MSF Releases 'Ten Stories That Mattered in Access to Medicines in 2011'

MSF has released a list of important stories that had an impact on people’s ability to access needed drugs, diagnostics, and vaccines in developing countries in 2011.

Geneva/New York, December 20, 2011A list of "Ten Stories that Mattered in Access to Medicines in 2011" was released today by the international medical humanitarian organization Doctors Without Borders/Médecins Sans Frontières (MSF). The list looks at developments in 2011 that had an impactwhether positive or negativeon people’s ability to access needed drugs, diagnostics, and vaccines in developing countries.

For the diseases our medical teams encounter every day in places where we work, 2011 was a year of both critical progress and dangerous backsliding,” said Dr. Tido von Schoen-Angerer, executive director of MSF’s Access Campaign.  “At a time of so much promise, it is crucial to continue pushing forward, and refuse to accept a double standard in care between rich and poor countries.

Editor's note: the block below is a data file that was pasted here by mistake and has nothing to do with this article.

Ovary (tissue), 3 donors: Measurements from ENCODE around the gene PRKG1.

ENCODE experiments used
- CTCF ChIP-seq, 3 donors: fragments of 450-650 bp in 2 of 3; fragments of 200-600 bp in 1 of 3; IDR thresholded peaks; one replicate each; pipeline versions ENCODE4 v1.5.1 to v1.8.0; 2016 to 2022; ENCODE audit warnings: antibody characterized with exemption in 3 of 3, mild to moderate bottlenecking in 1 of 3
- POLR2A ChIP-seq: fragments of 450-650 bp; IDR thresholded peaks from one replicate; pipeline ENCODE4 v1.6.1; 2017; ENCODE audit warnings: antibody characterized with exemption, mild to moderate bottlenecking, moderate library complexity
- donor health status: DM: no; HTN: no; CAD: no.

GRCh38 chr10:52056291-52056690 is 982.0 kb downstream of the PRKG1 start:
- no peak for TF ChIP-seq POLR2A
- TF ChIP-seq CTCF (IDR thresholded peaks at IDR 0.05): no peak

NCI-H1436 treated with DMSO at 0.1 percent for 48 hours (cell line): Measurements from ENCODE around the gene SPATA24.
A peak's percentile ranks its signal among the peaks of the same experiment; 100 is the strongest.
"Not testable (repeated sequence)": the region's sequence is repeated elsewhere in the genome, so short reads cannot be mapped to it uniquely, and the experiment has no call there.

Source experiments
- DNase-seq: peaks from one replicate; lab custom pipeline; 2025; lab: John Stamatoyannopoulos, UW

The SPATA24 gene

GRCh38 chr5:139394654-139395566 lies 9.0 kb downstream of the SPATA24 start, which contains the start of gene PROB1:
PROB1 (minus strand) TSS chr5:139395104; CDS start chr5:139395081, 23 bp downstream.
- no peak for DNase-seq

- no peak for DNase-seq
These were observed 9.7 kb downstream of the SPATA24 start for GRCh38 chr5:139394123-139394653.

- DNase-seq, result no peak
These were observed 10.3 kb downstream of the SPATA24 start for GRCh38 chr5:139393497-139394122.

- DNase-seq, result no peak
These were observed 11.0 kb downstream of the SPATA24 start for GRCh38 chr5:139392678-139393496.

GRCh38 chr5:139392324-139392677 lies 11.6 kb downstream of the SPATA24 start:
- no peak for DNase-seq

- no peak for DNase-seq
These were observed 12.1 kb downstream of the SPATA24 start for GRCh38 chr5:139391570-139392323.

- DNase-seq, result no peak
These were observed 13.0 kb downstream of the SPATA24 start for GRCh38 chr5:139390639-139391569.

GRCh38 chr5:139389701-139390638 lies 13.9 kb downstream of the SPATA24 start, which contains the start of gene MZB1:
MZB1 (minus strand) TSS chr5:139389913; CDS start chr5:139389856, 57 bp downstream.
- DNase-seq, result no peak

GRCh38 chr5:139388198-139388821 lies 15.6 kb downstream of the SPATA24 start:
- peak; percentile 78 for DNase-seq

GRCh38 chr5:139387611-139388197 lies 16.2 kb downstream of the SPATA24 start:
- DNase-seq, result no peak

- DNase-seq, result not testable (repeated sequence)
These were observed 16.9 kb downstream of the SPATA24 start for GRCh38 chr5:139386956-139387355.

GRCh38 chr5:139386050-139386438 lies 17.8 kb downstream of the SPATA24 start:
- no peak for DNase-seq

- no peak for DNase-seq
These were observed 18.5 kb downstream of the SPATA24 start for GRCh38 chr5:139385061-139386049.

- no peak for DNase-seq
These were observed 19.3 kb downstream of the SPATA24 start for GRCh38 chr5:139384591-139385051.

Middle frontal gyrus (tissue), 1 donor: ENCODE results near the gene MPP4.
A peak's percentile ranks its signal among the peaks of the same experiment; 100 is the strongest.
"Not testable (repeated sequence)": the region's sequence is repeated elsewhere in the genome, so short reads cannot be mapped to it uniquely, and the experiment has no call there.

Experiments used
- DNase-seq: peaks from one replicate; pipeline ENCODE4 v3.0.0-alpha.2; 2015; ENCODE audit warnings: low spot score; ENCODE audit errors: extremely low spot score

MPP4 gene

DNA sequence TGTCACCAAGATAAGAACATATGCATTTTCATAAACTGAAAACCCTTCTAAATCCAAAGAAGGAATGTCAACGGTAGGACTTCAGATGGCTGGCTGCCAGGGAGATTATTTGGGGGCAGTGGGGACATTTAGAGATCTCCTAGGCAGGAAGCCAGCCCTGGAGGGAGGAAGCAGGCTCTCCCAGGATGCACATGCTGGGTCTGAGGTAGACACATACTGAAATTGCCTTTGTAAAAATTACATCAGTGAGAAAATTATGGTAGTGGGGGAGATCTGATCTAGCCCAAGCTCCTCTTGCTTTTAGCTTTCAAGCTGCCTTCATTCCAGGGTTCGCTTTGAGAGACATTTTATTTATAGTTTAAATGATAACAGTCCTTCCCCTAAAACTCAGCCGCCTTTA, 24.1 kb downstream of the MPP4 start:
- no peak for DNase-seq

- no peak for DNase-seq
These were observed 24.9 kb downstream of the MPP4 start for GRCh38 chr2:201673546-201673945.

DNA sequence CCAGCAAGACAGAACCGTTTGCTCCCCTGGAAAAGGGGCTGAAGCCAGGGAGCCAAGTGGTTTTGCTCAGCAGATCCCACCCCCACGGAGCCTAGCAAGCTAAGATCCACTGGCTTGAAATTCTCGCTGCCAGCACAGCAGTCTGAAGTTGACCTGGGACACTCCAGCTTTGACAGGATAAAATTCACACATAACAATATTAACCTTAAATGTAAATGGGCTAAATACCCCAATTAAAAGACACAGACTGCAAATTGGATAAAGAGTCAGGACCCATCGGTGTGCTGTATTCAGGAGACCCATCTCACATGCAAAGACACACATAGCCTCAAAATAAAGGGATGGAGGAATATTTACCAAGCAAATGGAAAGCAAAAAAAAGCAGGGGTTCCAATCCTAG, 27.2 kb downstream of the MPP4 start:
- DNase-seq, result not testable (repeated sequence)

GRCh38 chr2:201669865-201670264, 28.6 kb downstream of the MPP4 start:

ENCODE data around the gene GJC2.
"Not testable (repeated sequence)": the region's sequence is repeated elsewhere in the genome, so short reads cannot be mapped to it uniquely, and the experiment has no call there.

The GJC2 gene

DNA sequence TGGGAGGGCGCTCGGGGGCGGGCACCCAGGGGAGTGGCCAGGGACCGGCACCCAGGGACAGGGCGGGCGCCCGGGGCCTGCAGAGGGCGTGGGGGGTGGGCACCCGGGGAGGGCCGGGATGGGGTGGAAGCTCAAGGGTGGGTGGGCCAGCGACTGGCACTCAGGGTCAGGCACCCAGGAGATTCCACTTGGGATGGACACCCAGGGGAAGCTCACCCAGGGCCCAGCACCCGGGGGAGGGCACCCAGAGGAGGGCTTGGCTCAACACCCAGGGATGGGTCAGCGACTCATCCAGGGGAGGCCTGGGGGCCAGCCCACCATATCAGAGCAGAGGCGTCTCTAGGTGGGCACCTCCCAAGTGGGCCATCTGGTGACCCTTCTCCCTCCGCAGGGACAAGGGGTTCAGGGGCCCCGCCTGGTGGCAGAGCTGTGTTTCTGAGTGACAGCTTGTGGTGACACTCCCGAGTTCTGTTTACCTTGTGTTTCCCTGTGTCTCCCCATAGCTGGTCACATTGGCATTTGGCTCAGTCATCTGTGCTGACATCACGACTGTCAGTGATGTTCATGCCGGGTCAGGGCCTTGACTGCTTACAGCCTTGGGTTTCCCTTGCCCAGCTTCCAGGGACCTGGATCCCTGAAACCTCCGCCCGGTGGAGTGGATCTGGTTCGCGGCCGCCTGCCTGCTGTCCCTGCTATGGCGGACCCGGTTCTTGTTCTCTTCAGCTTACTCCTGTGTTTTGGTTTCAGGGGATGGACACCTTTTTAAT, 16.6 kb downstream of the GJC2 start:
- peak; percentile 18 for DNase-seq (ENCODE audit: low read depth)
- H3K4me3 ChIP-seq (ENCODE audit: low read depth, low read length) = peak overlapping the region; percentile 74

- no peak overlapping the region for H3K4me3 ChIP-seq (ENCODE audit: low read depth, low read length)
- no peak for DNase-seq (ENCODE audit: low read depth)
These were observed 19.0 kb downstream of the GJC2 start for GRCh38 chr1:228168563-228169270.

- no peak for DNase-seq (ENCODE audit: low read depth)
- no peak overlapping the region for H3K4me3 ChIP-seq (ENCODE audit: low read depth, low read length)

The list covers key developments regarding diseases MSF confronts in developing countries: landmark findings about HIV treatment as HIV prevention; the strikingly low number of people receiving treatment for more lethal, drug-resistant forms of tuberculosis; a new subsidy intended to lower the price of malaria treatments that is headed in the wrong direction; a dangerous global shortage of the drug needed to treat the parasitic slow killer Chagas disease; slow progress on better adapting food aid to meet children’s needs; vaccine prices finally becoming more transparent; and the first-ever guidelines to treat an HIV/AIDS ‘opportunistic infection,’ cryptococcal meningitis.

It also looks at key policy developments of the year, including unprecedented funding shortfalls at the Global Fund to Fight AIDS, Tuberculosis and Malaria; drug companies cutting across-the-board discounts in middle-income countries; and the continued struggle to ensure that affordable generic medicines can be produced in India, the ‘pharmacy of the developing world.